An intriguing, if incomplete, account: Knox provides readers with a compelling reconsideration of the European revolutionary...




A comparative study of German Nazism and Italian Fascism, by Anglo-American historian (and Vietnam vet) Knox.

In the years following WWI, both Germany and Italy developed revolutionary movements that advertised national renewal and increased opportunities for the lower orders. Germany’s war-weakened nobility, its shattered economy, and its ineffectual representational government helped unleash ideas about competitiveness and merit that the Nazi Party would mix in with stories of Jewish backstabbing and Bolshevik subversion. Hitler argued that the conservatives and aristocrats had allowed Judeo-Bolshevik fiendishness to flourish, and that the ancien regime must be swept aside by a liberation of Aryan energies. Whereas the frailty of the German state could not stop the Nazi revolution, the ideological and institutional strength of the Catholic Church, as well as the staying power of the Italian ruling classes, limited the strength of Mussolini’s populist uprising. Just as the French Revolution found its fullest expression in the continental wars that lasted close to thirty years, Nazism and fascism reached their logical climax in the carnage of WWII. Italy’s lackluster performance during the war was due, in large part, to the failure of Mussolini’s revolt within the military and the government. On the other hand, Hitler’s plan opened up exclusive officer corps, government, and party positions to ambitious men from lower classes. When the dictator assumed command of the Wehrmacht during the retreat from Moscow, he argued that his leadership would finally wipe out old elite entitlements and open the way for men of real battle experience to command the racial and ideological struggle against the Russians. In the end, Nazism created mass expectations that merit would result in a better life. Knox goes so far as to imply that Hitlerism made modern German democracy possible (although he does not mention that it also made 50 years of Soviet rule over millions of Germans possible as well).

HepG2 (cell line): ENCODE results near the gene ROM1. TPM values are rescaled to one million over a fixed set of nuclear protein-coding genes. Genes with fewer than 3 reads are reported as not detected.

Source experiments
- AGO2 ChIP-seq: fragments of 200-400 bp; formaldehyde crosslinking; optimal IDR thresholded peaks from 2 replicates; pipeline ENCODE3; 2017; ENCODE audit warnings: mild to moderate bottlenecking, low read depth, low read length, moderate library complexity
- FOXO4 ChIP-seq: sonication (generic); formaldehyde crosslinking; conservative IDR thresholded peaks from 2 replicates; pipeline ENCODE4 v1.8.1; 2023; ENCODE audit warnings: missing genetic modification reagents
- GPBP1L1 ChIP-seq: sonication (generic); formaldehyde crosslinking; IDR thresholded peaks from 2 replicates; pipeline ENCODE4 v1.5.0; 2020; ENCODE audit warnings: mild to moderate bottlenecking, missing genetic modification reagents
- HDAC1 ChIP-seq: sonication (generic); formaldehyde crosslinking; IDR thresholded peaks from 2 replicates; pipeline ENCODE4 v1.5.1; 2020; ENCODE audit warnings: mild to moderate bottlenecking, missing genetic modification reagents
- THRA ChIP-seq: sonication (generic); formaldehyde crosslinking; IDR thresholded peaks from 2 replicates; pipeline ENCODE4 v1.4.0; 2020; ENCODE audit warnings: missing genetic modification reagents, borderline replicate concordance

An intriguing, if incomplete, account: Knox provides readers with a compelling reconsideration of the European revolutionary tradition, but one hopes that he will follow through with a companion volume that traces the further careers of Nazi opportunists.

Pub Date: May 1, 2000

ISBN: 0-521-58208-3

Page Count: 245

Publisher: Cambridge Univ.

Review Posted Online: May 20, 2010

Kirkus Reviews Issue: April 1, 2000

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The author's youthfulness helps to assure the inevitable comparison with the Anne Frank diary although over and above the...


Elie Wiesel spent his early years in a small Transylvanian town as one of four children.